From Socialist Review, No.160, January 1993, p.8.
Transcribed & marked up by Einde O’Callaghan for the Marxists’ Internet Archive.
Two months ago I noted how the market was going out of fashion among many supporters of the existing system. In the serious capitalist press there are growing numbers of articles which extol the virtues of state intervention to prevent the system running into the ground. The veteran American Keynesian John Kenneth Galbraith has been receiving considerable publicity for his contention that only such intervention can save capitalism from itself. And even John Major has appointed that irreconcilable critic of the Thatcherite free market ideology, Wynne Godley, to the Treasury’s seven strong council of economic advisors.
Among those in the forefront of the new interventionist fashion is William Keegan, economics editor of the Observer. He attacked the Thatcherite claim to have produced an ‘economic miracle’ week after week through the 1980s. Now he has put his views about economic policy together in a new book, The Spectre of Capitalism (Hutchinson). The book shows all the strengths, but also all the weaknesses, of the new fashionable wisdom.
The strengths are its devastating tearing apart of the claims of the out and out marketeers to be able to make capitalism work. He shows how hollow the claims of enthusiasts of the policies of Reagan and Thatcher were. The apostles of monetarism could not control the money supply; it was only by doing damage to manufacturing industry that the government brought inflation under control in Britain in the early 1980s; supply side economics in the US led to huge budget and balance of payments deficits.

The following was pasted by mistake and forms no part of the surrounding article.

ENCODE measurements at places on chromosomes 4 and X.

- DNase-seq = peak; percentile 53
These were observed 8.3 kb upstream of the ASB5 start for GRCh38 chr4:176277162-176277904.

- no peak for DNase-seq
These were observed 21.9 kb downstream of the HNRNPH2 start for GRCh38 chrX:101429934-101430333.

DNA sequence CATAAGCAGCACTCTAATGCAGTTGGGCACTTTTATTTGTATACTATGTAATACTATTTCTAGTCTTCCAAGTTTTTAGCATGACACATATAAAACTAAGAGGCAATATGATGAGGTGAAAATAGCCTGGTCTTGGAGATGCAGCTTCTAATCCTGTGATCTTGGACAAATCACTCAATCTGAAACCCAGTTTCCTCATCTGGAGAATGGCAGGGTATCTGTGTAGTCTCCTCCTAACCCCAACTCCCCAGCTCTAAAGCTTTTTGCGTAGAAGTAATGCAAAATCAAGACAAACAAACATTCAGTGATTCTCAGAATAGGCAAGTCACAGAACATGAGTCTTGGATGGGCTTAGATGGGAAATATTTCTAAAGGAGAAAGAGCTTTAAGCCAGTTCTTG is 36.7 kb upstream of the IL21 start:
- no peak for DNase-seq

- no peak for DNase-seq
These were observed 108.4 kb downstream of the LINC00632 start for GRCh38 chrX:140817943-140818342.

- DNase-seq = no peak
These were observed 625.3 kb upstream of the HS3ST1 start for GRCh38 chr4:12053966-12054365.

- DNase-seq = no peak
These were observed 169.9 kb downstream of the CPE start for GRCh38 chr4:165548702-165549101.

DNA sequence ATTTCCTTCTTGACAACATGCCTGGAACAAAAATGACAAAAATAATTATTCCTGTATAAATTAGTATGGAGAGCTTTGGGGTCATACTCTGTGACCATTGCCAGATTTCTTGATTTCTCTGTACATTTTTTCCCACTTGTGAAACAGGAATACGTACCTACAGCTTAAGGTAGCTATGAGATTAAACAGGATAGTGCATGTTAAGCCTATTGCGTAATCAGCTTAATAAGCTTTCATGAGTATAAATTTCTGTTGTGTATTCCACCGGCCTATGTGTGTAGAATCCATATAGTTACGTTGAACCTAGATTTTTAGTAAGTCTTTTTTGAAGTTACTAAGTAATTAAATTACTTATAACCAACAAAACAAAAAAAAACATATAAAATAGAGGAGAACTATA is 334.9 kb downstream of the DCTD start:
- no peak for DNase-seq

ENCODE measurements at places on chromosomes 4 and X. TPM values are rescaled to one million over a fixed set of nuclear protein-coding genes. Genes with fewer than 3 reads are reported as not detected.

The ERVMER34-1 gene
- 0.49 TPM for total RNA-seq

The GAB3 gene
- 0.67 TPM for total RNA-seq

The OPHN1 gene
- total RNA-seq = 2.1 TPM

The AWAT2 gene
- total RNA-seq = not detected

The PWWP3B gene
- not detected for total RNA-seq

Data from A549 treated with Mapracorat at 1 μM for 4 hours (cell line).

By the end of the ‘free market’ experiment in the US, he tells, even a far from radical commentator like Alistair Cooke could observe, ‘the feeling is epidemic across the country that daily life, in every sort and size of community, is getting more squalid, expensive and dangerous’ and predict ‘social dangers, deprivations and frustrations’ would lead to ‘three possibilities: the second American civil war, triggered by separatist ethnic and regional uprisings; the arrival of a populist dictator; an emergency return to the benevolent form of socialism created by Franklin Roosevelt and the new deal.’
Yet, Keegan complains, it was to the Reaganites and Thatcherites that the Russian and East German reformers turned with the collapse of ‘Communism’. The result was raging inflation, a slump in industrial production by a third or even half, a collapse of most people’s living standards and a vast pool of real poverty, with no end in sight, so that the World Bank now admits it will take at least until the year 2000 for Polish output to return to its 1989 levels. In such circumstances, even the reformers’ own panacea of privatisation can not proceed successfully, since no one wants to buy bankrupt enterprises: only 5 percent of trade and industry was sold off in the first year of Hungary’s privatisation programme, while ‘the much vaunted privatisation had hardly got off the ground in the Poland of 1991 and 1992.’
But there are two great weaknesses in Keegan’s approach. These cause his own account often to be as flawed as that of those he criticises.